Fort Vancouver National Historic Site offers saber classes in nod to 1850s Army dragoons
By TOM VOGT | The Columbian, Vancouver, Wash. | Published: September 13, 2017
VANCOUVER, Wash. (Tribune News Service) — Living history will have an edge to it — a dull edge, anyway — during a new training program at Fort Vancouver National Historic Site.
In partnership with a Portland dueling school, it is offering a public saber training class that reflects a U.S. Army force that was stationed at Fort Vancouver in the 1850s.
The soldiers were known as dragoons, said Elaine Dorset, a National Park Service archaeologist. As infantrymen who traveled on horseback, “Dragoons were troops who fought both mounted and unmounted.”
In 1854, troopers with the Army’s 1st Dragoon Regiment arrived in the Pacific Northwest. At that time, dragoons were the only enlisted men in the Army who were issued sabers as part of their personal weaponry, Dorset said.
(The Army organized two cavalry regiments in 1855 to be more of a reconnaissance or screening force, according to the National Park Service.)
The training course will focus on the saber techniques adopted by the U.S. Army in the mid-19th century. There will also be information on the history of Fort Vancouver, the dragoons and their weaponry, and saber-driven military tactics.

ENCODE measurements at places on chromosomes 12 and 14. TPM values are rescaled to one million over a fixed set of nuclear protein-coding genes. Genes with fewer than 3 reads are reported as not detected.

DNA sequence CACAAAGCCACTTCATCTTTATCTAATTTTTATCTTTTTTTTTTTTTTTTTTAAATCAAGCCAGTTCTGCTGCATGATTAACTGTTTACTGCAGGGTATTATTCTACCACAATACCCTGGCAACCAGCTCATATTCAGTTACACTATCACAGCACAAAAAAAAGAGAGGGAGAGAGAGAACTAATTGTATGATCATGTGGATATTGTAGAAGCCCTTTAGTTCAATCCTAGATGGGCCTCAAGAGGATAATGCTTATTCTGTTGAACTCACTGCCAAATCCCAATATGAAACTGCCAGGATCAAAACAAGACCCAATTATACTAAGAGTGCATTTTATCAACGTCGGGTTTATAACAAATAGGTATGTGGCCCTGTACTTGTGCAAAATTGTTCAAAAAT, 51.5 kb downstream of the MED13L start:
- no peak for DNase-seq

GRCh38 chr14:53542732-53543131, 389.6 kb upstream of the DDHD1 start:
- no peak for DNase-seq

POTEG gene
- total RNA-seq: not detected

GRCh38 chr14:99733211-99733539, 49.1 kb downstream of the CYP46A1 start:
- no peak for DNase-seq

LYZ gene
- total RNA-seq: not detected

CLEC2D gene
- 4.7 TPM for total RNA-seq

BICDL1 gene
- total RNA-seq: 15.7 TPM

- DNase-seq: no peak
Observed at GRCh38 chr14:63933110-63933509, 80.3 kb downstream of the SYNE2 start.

For those who have achieved proficiency, there will be re-enactment opportunities during events at Fort Vancouver National Historic Site.
The program will be done in partnership with Academia Duellatoria of Portland. Training will be at beginning and intermediate levels.
The fee is $100 for the program, which consists of seven Sunday classes. Sessions will be from 4 p.m. to 5:30 p.m., Oct. 1 through Nov. 12. Classes will be at Pearson Air Museum, 1115 E. Fifth St., or outdoors during good weather.
Participants 12 and older may participate. Training sabers will be provided, with dull edges and rubber covers on the tips. Safety glasses will be provided.
Several Fort Vancouver staff members and Park Service volunteers went through a training program this summer, Dorset said.
Unlike cinematic dueling, true sword training is similar to many other martial arts — requiring physical discipline, mental control and the development of muscle memory, Dorset said. Beginning training will start with basic footwork, then move into solo and partner drills on offensive cuts and thrusts, and defensive guards and parries.
Intermediate training is for those who have taken a beginning course.
Unlike the original mounted soldiers, Dorset said, riding skills will not be required for the dragoon program at Fort Vancouver: “No horses.”
To enroll or for information, contact Dorset at 360-816-6254 or by email at firstname.lastname@example.org